Along with business partner Ayesha Thapar, who opened Ettan, Gopinathan is aiming to deliver the same culinary ethos underpinning the other restaurants — fresh produce-driven, creative Indian food — but in a laidback setting at a more affordable price point.

Opening: November

El Alto: From acclaimed Bay Area chef Traci Des Jardins, El Alto will meld California and Mexican ingredients and techniques, like a lighter mole made from local apricots and almonds. Des Jardins is best known for her groundbreaking San Francisco French restaurant Jardinière but has also opened several Mexican restaurants, partly in homage to her maternal grandparents, who were from Mexico. El Alto is located across an open-air walkway from the main market in its own space.

Opening: fall 2021

Speakeasy bar: Downstairs from El Alto is an underground, unnamed speakeasy bar. The menu, developed by Des Jardins and her team, will focus on agave, tequila, mezcal and whiskey.

Opening: fall 2021

Tin Pot Creamery: State Street will house the newest location of Becky Sunseri’s popular small-batch ice cream shop. Tin Pot is known for playful ice cream flavors with baked goods mixed in, like maple ice cream studded with pieces of donut. The market location will serve scoops, sundaes and ice cream floats. Sunseri, a former Facebook pastry chef, has grown Tin Pot from a grassroots ice cream delivery service to four Bay Area shops that offer national shipping and sell pints at Whole Foods.

Opening: Sept. 10

State Street Market's Ostro is a raw bar and seafood market with oysters, ceviches and crudos on the menu.

State Street Market’s Ostro is a raw bar and seafood market with oysters, ceviches and crudos on the menu.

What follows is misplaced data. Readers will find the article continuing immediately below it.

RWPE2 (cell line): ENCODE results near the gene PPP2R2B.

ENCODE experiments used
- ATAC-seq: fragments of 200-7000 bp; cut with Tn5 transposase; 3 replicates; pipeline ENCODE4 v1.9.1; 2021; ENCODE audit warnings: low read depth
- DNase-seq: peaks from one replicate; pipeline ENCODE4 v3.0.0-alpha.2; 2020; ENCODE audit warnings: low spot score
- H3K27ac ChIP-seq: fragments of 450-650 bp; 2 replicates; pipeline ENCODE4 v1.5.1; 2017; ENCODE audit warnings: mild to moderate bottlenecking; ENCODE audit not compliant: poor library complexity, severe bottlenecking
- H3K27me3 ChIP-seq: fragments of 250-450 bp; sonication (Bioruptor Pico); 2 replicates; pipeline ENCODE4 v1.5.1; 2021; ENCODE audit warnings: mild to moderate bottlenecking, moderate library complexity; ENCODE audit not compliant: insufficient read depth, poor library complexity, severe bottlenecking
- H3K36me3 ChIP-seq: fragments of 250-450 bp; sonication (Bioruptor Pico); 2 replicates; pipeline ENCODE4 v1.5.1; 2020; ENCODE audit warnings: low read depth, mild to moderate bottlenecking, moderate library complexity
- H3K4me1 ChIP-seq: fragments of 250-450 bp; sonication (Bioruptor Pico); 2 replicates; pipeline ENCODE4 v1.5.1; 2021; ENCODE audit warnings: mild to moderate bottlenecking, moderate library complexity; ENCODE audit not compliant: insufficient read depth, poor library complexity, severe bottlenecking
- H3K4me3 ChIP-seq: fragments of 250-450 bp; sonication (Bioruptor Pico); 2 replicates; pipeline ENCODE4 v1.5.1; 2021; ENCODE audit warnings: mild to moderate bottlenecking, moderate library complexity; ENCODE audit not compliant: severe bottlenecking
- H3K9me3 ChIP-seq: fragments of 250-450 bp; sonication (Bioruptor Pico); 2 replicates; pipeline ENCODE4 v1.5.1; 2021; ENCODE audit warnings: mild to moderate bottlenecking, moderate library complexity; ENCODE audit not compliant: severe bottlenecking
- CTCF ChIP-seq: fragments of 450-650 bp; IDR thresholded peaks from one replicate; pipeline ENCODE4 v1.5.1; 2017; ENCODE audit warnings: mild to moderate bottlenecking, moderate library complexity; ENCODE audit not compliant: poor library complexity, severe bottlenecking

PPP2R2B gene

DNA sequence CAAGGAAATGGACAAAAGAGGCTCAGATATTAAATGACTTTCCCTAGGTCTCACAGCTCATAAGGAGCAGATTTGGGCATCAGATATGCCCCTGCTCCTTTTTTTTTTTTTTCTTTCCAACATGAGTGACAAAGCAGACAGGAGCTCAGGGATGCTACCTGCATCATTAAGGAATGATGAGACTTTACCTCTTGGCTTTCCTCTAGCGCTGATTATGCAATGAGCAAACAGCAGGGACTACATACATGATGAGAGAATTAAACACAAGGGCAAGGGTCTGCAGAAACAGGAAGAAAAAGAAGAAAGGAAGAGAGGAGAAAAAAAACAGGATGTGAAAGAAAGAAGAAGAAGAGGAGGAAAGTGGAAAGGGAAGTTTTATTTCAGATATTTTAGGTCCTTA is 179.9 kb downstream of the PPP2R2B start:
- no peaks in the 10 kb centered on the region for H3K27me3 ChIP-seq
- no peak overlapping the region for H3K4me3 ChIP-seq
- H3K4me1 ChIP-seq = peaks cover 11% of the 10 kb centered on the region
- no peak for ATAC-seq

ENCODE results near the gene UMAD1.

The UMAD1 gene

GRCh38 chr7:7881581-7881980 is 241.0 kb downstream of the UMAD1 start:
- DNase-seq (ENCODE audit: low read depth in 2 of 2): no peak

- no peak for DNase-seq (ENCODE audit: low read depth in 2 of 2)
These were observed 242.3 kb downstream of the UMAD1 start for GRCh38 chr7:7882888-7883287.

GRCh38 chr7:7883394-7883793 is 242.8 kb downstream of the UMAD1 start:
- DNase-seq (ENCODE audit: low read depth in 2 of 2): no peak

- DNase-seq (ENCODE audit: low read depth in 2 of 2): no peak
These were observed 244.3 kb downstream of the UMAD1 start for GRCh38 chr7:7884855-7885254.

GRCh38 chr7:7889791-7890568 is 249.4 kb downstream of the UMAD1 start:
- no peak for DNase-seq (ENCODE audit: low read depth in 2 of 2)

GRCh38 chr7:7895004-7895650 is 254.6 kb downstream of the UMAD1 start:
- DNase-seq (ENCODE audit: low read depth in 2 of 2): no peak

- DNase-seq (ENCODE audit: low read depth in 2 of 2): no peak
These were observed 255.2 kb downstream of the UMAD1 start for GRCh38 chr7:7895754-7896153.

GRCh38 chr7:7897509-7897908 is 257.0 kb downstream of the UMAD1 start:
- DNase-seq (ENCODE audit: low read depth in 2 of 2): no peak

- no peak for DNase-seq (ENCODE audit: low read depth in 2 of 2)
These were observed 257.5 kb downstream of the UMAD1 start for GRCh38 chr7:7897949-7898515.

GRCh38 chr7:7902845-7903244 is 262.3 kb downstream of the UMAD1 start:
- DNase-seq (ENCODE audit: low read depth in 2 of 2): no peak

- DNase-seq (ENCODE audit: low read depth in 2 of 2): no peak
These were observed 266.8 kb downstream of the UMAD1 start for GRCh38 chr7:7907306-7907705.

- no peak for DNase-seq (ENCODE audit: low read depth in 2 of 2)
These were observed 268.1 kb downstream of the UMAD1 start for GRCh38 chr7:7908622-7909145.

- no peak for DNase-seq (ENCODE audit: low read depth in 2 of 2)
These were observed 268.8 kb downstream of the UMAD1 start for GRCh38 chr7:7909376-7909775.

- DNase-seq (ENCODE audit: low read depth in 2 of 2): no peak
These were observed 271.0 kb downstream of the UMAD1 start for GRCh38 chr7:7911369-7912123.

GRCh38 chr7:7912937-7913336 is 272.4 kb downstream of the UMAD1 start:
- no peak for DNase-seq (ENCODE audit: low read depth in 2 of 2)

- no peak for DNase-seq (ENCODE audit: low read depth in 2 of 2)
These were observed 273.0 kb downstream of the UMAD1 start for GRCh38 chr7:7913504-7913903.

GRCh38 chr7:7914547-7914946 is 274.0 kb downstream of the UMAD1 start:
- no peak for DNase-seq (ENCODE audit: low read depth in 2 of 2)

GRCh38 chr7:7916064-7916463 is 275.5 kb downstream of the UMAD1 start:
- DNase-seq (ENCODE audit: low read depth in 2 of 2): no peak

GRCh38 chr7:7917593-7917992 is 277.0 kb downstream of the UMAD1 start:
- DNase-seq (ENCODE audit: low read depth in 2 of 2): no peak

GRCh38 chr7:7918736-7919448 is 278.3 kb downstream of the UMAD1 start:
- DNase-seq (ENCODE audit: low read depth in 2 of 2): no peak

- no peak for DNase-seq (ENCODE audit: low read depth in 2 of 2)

Provided by State Street Market

Ostro: Across from Bǎo Bèi is a raw bar and seafood market called Ostro, one of Bon Appétit’s stands. Customers can head here for oysters, tuna crudo with cured olives and caviar with toasted brioche.

Opening: Sept. 7

Murdoch’s: The main bar in the center of the food hall, Murdoch’s, serves classic cocktails, plus bar fare like burgers, mac and cheese and a wedge salad. It’s named after Steven Murdoch, a Los Altan and Prohibition-era bootlegger.

Opening: Sept. 7

El Alto Jr.: This month-long pop-up is one of two places in the Bay Area to try Impossible Foods’ new plant-based chicken nuggets. Des Jardins, an Impossible Foods culinary advisor, created El Alto Jr., to appeal to children and families. The nuggets, the only dish on the menu, come with shoestring fries and Des Jardins’ grown-up take on ketchup, made with tomatillos and paprika. On the side is a cup of sliced mango, cucumber and other vegetables, inspired by the fruit stands found on street corners throughout Mexico. The chicken nuggets will likely be on the menu for younger diners at El Alto when it opens, Des Jardins said.

Opening: Sept. 7

Cowgirl Creamery: The Bay Area’s cheese darling will open at the market later this year with Cowgirl’s famed triple cream Mt. Tam and other artisan cheeses.

Opening: fall 2021

Margherita flatbread from Banks & Braes at State Street Market in Los Altos.

Margherita flatbread from Banks & Braes at State Street Market in Los Altos.

Provided by State Street Market

Banks & Braes: Flatbreads, burgers and grilled flank steak are on the menu at Banks & Braes, another one of the Bon Appétit creations. The Impossible nuggets are also on the stand’s kids menu. In another nod to local history, Banks & Braes was the original name of the area where Los Altos was developed.

Opening: Sept. 7

Grains & Greens: Head here for dishes like grain bowls and salads, served alongside smoothies. Most of the menu can be ordered as a bowl with barley, quinoa or brown rice, or as a lavash wrap, like marinated Hodo tofu with pickled daikon radish, cucumber, cilantro and a ginger-soy dressing.

Opening: Sept. 7

Elena Kadvany is a San Francisco Chronicle staff writer. Email: [email protected] Twitter: @ekadvany